In my last three posts, I took a look at the PISA data sitting behind the recent, “Ten questions…” report.
In the comments, Christian Bokhove provided a link to the working paper that the report drew upon. A number of things stood out.
For instance, on page 74 there is a box explaining fully how “index of memorisation” was calculated. After reading the “Ten questions…” report, I was concerned about what the alternatives were to the memorisation responses and I was right to be. I think this is an extremely weak construct.
The most stunning thing that I have found, however, is PISA’s definition of good teaching:
“In its Analytical Framework (OECD, 2013), PISA defines the three dimensions of good teaching as: clear, well-structured classroom management; supportive, student-oriented classroom climate; and cognitive activation with challenging content (Klieme et al, 2009; Baumert et al, 2010; Lipowsky et al, 2009; Kunter et al 2008).” My emphasis.
It may now seem less surprising that PISA haven’t highlight the following relationship in their own data, even though they have pointed out weaker correlations in the same data set:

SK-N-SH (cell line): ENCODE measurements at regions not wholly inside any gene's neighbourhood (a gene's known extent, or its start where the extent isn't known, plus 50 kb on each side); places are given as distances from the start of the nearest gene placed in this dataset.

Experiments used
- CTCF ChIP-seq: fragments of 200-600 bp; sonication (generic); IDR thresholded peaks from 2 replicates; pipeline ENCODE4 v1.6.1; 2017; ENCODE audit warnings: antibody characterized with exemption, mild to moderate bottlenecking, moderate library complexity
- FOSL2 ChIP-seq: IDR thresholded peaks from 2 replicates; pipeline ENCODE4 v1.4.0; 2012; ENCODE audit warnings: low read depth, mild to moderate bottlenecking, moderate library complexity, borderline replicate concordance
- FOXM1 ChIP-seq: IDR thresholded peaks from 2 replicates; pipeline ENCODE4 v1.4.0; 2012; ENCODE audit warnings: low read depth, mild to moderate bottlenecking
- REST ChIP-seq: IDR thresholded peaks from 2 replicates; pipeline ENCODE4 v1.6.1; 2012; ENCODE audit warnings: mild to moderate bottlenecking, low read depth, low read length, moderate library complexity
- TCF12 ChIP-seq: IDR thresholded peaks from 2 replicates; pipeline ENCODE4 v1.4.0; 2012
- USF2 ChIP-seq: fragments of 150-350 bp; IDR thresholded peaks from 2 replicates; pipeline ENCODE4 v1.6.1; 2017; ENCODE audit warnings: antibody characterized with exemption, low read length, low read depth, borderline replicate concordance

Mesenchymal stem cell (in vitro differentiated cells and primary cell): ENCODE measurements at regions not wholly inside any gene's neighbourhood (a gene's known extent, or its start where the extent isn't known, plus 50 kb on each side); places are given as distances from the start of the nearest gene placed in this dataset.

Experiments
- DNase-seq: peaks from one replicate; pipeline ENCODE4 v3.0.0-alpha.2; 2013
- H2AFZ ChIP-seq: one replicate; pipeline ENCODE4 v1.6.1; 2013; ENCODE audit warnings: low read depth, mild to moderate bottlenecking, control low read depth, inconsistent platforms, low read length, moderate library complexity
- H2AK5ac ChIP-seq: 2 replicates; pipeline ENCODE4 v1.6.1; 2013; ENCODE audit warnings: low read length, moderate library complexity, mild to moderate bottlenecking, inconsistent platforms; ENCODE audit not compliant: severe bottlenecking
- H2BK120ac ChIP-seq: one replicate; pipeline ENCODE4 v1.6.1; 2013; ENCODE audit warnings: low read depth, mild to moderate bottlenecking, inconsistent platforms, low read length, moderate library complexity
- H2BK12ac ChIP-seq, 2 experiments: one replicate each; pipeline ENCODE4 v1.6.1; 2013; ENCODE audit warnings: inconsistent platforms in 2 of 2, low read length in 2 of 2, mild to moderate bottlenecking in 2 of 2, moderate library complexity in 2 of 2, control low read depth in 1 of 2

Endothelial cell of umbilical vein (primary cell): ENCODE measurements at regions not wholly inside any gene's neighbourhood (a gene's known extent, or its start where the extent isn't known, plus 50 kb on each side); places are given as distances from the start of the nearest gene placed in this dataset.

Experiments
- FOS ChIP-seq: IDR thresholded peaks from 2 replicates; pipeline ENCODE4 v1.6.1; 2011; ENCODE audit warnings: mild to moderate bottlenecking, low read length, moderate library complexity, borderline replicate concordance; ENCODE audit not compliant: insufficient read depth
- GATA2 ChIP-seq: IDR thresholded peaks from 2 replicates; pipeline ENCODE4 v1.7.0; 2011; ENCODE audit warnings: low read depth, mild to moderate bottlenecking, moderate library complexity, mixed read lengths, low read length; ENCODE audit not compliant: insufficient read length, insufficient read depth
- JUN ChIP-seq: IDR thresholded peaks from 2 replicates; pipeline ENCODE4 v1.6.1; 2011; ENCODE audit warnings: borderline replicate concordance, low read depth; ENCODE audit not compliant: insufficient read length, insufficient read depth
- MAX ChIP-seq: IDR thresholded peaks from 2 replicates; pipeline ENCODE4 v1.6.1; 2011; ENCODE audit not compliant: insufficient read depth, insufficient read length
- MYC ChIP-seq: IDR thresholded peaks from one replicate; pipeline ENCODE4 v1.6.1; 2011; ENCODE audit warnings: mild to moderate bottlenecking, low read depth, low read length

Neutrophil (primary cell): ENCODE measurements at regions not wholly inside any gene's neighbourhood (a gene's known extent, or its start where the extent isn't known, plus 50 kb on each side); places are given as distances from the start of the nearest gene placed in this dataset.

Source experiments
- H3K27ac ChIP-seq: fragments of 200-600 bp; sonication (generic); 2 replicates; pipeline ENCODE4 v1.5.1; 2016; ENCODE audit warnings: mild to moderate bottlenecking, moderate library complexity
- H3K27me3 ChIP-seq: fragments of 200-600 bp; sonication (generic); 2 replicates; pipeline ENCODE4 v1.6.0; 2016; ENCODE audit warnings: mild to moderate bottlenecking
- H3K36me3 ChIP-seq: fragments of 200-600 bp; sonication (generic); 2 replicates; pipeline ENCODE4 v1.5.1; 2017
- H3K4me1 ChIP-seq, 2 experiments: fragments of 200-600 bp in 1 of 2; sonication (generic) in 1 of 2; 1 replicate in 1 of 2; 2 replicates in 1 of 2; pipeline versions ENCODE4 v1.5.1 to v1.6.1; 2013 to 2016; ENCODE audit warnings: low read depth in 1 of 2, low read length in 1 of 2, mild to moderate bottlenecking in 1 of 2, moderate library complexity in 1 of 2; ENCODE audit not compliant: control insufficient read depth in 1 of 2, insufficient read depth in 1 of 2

10 thoughts on “The PISA definition of good teaching ”
Reblogged this on The Echo Chamber.
You report the variance 0.58. Therefore a correlation ~ -0.76?
Thank you for your work, it is very usefull.
Could you please define exactly students oriented classroom climate ? And what are the 4 questions ?
Thank you again and I am sorry if the answers are in some previous posts
I can’t define it. Sorry. You would need to look at the PISA materials.
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I don’t understand your point. All education should be ‘student-oriented’. It is indeed the student that has got to learn, not anyone else. So you even can out the word ‘good’ in the definition.
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